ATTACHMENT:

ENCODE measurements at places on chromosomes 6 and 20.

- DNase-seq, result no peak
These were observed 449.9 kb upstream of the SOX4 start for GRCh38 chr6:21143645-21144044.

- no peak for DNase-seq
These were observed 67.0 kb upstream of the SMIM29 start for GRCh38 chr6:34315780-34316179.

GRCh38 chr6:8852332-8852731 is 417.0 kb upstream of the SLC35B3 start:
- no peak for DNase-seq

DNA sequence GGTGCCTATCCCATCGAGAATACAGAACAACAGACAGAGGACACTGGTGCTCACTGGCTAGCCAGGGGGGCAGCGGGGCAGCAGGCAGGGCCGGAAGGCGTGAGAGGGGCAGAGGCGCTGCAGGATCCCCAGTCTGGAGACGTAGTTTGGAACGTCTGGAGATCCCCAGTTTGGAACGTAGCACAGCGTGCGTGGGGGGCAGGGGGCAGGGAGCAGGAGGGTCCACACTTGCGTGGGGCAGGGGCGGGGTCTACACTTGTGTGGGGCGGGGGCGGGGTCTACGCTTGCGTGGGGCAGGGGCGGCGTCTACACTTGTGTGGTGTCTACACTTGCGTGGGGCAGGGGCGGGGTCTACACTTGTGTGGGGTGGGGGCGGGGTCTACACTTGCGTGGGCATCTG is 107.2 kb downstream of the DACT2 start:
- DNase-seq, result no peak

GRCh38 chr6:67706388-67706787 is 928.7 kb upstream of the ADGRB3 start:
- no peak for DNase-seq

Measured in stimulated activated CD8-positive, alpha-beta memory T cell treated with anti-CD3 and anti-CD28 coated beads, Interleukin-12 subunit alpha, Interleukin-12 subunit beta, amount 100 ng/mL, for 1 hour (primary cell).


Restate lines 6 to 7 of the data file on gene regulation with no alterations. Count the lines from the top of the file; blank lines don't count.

GRCh38 chr6:8852332-8852731 is 417.0 kb upstream of the SLC35B3 start:
- no peak for DNase-seq